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  • Status: Solved
  • Priority: Medium
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error script track sp_configure

Hello,

The error Incorrect syntax near '>'. is returned when I executed
 SELECT @LastUpdateTime = DATEADD (HOUR, @hours, @LastUpdateTime);
 SELECT @LastUpdateTime = DATEADD (MINUTE, @minutes, @LastUpdateTime);
 SELECT @LastUpdateTime = DATEADD (SECOND, @seconds, @LastUpdateTime);
 SELECT @LastUpdateTime = DATEADD (MILLISECOND, @milliseconds, @LastUpdateTime); 

SELECT @LastUpdateTime AS 'sp_configure options last updated'; 

IF EXISTS 
(select @LastUpdateTime > DATEADD(DAY, -1, GETDATE()))

BEGIN 
RAISERROR('Error 1, level 11', 11, 1)
    RETURN
END

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How can I resolve?

Thanks

Regards
0
bibi92
Asked:
bibi92
  • 2
1 Solution
 
Koen Van WielinkIT ConsultantCommented:
Not sure what your query is trying to do, but the error is throws because you can't put comparison operators in the select part of the query. They have to be in a where clause.
Try this:

IF EXISTS 
(select 1
where	@LastUpdateTime > DATEADD(DAY, -1, GETDATE()))

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0
 
bibi92Author Commented:
Ok, the syntax error is resolved but the raiserrror doesn't work.

Thanks
0
 
Koen Van WielinkIT ConsultantCommented:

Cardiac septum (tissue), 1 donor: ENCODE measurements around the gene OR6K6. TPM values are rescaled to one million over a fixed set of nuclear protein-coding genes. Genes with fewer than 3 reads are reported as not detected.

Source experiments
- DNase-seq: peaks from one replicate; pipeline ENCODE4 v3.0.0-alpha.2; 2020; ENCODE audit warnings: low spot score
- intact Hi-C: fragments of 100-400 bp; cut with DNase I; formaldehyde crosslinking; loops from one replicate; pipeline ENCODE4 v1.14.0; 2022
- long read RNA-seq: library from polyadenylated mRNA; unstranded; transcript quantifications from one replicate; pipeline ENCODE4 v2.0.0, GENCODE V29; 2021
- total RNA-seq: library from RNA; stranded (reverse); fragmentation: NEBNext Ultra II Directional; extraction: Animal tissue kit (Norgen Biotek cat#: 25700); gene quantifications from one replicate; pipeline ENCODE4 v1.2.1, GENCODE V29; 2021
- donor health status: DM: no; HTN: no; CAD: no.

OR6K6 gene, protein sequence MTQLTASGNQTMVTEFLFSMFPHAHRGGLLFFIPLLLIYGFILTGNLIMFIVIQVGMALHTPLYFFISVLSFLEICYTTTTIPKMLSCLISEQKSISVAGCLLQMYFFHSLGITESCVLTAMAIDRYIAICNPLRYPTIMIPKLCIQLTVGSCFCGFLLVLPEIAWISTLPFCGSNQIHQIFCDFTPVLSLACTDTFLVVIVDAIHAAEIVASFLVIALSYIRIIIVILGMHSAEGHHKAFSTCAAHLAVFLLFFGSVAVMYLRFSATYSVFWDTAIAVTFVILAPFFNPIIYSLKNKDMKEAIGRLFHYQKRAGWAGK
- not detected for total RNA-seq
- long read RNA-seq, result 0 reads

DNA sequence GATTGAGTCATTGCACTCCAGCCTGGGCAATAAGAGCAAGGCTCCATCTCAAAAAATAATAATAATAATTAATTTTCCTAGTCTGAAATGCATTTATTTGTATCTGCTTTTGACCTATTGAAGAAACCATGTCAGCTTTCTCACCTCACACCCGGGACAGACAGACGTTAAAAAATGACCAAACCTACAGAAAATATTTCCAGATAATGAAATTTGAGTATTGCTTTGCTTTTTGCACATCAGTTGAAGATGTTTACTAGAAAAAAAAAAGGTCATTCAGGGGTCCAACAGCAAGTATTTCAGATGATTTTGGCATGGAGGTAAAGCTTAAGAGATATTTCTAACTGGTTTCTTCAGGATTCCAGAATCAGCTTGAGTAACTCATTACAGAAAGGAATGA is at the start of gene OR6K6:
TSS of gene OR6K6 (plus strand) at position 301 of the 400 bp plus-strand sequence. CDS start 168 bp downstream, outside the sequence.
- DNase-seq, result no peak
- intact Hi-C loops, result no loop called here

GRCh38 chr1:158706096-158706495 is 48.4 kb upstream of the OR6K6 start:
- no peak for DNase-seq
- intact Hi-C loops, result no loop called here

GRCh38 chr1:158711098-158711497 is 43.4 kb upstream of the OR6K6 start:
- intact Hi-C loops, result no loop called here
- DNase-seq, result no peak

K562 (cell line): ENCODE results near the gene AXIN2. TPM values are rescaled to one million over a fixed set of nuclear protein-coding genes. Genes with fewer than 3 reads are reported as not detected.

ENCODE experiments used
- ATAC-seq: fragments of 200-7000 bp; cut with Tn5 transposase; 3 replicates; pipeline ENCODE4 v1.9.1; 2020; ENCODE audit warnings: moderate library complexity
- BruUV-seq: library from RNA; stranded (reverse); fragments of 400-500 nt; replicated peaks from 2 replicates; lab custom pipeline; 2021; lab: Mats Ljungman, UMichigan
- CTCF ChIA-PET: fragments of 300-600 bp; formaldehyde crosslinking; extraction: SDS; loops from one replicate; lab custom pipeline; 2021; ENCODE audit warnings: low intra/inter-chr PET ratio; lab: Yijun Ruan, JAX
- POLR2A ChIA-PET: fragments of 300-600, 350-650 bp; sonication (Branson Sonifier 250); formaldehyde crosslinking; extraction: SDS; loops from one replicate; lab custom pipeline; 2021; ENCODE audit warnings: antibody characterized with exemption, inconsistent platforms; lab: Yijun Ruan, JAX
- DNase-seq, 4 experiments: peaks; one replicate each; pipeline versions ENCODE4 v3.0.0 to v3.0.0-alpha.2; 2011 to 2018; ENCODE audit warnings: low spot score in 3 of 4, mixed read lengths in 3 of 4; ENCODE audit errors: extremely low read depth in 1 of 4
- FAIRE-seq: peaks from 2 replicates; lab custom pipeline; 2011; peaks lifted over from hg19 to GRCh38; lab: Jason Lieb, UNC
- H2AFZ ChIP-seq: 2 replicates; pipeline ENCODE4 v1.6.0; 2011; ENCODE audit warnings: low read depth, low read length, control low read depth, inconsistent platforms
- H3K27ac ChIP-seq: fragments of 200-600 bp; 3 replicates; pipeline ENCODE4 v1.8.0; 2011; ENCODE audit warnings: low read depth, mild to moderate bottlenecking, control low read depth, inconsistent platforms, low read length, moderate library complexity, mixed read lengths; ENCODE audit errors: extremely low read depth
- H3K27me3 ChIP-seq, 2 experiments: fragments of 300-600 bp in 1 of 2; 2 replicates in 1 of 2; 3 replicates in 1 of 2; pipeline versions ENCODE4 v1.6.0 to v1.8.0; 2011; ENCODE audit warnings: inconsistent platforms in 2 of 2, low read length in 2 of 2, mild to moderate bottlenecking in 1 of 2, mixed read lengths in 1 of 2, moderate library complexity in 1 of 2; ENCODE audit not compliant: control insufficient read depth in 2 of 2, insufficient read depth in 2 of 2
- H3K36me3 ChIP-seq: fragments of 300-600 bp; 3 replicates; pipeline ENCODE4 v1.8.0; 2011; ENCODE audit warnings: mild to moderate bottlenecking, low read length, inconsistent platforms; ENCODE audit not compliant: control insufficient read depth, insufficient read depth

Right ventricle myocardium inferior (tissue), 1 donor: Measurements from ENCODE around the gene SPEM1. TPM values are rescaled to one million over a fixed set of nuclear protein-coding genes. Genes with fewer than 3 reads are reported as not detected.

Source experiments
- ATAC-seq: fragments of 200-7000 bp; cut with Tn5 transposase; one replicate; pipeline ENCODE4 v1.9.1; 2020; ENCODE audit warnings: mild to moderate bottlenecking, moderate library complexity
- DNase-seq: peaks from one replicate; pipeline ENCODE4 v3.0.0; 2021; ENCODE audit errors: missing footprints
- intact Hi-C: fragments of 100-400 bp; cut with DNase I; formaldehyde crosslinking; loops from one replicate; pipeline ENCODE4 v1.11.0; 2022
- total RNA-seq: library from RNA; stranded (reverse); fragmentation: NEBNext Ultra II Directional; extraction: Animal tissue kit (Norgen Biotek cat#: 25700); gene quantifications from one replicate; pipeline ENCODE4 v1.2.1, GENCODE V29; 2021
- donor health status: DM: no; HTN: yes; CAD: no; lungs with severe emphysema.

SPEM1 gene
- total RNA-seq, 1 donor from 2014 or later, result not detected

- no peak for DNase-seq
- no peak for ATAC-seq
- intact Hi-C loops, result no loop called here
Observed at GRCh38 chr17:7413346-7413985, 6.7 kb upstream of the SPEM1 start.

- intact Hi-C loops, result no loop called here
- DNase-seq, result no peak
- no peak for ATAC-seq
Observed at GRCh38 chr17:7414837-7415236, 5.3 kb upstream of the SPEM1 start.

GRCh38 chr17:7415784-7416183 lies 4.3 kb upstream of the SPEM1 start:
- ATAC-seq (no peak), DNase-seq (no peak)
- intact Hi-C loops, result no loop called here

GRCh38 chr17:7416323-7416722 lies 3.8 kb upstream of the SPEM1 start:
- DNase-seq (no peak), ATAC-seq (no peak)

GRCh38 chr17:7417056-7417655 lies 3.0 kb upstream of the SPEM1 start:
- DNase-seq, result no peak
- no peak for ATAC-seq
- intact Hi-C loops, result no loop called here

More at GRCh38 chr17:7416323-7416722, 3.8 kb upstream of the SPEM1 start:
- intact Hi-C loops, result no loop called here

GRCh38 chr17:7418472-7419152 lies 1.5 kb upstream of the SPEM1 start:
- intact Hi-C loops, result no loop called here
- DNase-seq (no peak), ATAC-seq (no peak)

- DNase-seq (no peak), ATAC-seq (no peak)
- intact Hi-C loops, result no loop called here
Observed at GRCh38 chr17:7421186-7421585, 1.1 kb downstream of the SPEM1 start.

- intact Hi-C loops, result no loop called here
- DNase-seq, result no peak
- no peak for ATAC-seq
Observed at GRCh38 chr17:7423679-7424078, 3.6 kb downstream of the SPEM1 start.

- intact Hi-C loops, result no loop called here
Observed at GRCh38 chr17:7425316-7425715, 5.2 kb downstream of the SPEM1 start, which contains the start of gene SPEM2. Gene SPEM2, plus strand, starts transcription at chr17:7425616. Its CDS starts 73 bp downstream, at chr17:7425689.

What is it you're trying to achieve? This is from the Technet:

A RAISERROR severity of 11 to 19 executed in the TRY block of a TRY…CATCH construct causes control to transfer to the associated CATCH block.

Since you're raising an error with severity 11, you should probably put it inside a try...catch construct.

SELECT @LastUpdateTime = DATEADD (HOUR, @hours, @LastUpdateTime);
 SELECT @LastUpdateTime = DATEADD (MINUTE, @minutes, @LastUpdateTime);
 SELECT @LastUpdateTime = DATEADD (SECOND, @seconds, @LastUpdateTime);
 SELECT @LastUpdateTime = DATEADD (MILLISECOND, @milliseconds, @LastUpdateTime); 

SELECT @LastUpdateTime AS 'sp_configure options last updated'; 

BEGIN TRY

IF EXISTS (	select	1
			where	@LastUpdateTime > DATEADD(DAY, -1, GETDATE()))
	Begin
	RAISERROR('Error 1,	level 11', 11, 1)
	End

END TRY

BEGIN CATCH

	DECLARE @ErrorMessage NVARCHAR(4000);
    DECLARE @ErrorSeverity INT;
    DECLARE @ErrorState INT;

    SELECT @ErrorMessage = ERROR_MESSAGE(),
           @ErrorSeverity = ERROR_SEVERITY(),
           @ErrorState = ERROR_STATE();

    -- Use RAISERROR inside the CATCH block to return 
    -- error information about the original error that 
    -- caused execution to jump to the CATCH block.
    RAISERROR (@ErrorMessage, -- Message text.
               @ErrorSeverity, -- Severity.
               @ErrorState -- State.
               )
END CATCH

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You can replace the code in the catch block with your own error handling code if you like.
0

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